5 Great Business Podcasts for Your Summer Vacation

Summer is here and after a long (looong) year, many of us are ready to get out and take a road trip, visit family, or plan a vacation that involves relaxing near some body of water. But while you’re driving, flying, or lounging by the pool, there’s nothing better than throwing on a great podcast to pass the time. 

So we decided to compile a list of shows perfect for those who want to continue learning and growing professionally, while still enjoying some summer R&R. Here’s a quick list of five popular options for your listening pleasure.

Protecting Your Intellectual Property

Just like you protect your physical property — locking your car doors, keeping a close eye on your wallet or purse, or maybe even installing a home alarm system — any intellectual property that belongs to you needs to be protected as well.

Intellectual property (IP) is any product of your human “intellect” that the law protects from unauthorized use by others. It could be an invention, a song, a book, a brand or slogan, a formula, or an algorithm. It’s essentially any original piece of work or idea that you create, and therefore, should be protected from others who may try to copy it or profit off of it in some way, without giving you proper credit or compensation. 

How to Raise Funds When Starting a Business

Entrepreneurship is an essential driver of our economy and impacts nearly every area of our lives. Think about the various products and services you use every day. Ever stop and wonder about their origin? Some visionary from the past invented that toothbrush you used this morning and that electric coffee maker that dripped out your cup of joe. Our country was founded by entrepreneurs — Ben Franklin invented everything from bifocals to the flexible urinary catheter. He’s even credited with establishing America’s first free library.

Maybe you have a business idea you’ve been ruminating on, or maybe the idea of entrepreneurship just feels like a great path for you. There are so many opportunities out there and different avenues for getting your business off the ground. 

Tracy York, co-founder and vice president of customer success for HG Insights, recently joined the AKPsi Business Edge Podcast to share his experiences as someone who has successfully founded multiple companies — one which went on to acquisition in 2010. “For those thinking about starting a company, there’s opportunity out there. All kinds of firms looking to build teams, to fund companies… it’s a pretty amazing environment in the ecosystem,” he said.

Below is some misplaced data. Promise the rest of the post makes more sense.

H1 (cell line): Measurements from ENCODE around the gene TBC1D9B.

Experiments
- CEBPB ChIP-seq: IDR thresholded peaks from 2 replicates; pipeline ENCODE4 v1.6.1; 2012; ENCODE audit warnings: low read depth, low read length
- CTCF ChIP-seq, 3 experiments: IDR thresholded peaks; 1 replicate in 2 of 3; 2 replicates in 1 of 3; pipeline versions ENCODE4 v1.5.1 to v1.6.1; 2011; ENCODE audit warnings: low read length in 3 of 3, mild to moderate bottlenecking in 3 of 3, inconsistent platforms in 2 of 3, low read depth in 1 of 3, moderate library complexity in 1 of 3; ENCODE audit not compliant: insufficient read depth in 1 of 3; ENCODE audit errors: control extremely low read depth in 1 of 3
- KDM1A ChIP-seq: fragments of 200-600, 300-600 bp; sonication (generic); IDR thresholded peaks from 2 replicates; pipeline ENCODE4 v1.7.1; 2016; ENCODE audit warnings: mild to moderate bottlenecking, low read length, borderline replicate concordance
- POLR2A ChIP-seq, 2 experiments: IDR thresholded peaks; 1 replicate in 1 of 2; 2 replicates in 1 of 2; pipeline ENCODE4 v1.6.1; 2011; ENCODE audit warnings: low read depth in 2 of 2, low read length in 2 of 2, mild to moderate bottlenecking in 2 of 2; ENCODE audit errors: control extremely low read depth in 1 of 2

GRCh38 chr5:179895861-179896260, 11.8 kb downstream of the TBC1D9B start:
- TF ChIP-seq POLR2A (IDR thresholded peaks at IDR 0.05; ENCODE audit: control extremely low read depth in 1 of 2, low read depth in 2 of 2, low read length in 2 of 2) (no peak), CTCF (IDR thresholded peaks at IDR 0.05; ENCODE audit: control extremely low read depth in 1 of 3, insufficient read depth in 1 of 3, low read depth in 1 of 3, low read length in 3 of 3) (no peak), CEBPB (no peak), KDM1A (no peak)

Taking Care of Business as a Freelancer

You’ve probably heard the term “gig work” or the phrase “gig economy” in the news quite a bit over the last few years. A lot of that conversation has focused on the new category of gig jobs created by app companies like Uber and Instacart. 

But for years — long before you could order up a ride to the airport or a tofu breakfast burrito from your phone — there’s been a workforce of independent contractors or “freelancers,” doing professional, often high-paying jobs for clients and businesses. And the prevalence of freelance work has only increased since the COVID-19 pandemic.

A study by Upwork found that 36% of American workers freelanced in 2020, and three in five say they’re making the same or more money freelancing than they would be working for a traditional employer. The study also found that as much as half of the total Gen Z workforce has freelanced at some point in the last year, and nine out of 10 plan to continue.

Freelancing has been a way for some people to get by after losing their job or needing to scale back during the pandemic. But for many, freelancing is a career choice. They enjoy the freedom that comes with working for themselves, choosing the projects they take on, and working remotely on their own time. Both small businesses and large corporations (and everything in between) hire freelancers to help with various projects, from copywriting to graphic design to data science.

There are plenty of benefits to freelance work that you might find enticing — setting your own hours, avoiding office politics, or even a “pants optional” dress code. But being a freelancer also means you are your own employer — there’s no sales or accounting team to take care of things for you. Finding clients and managing the business is up to you. There’s a lot to consider and plan for, especially when you’re just getting started. So let’s dig into some basics.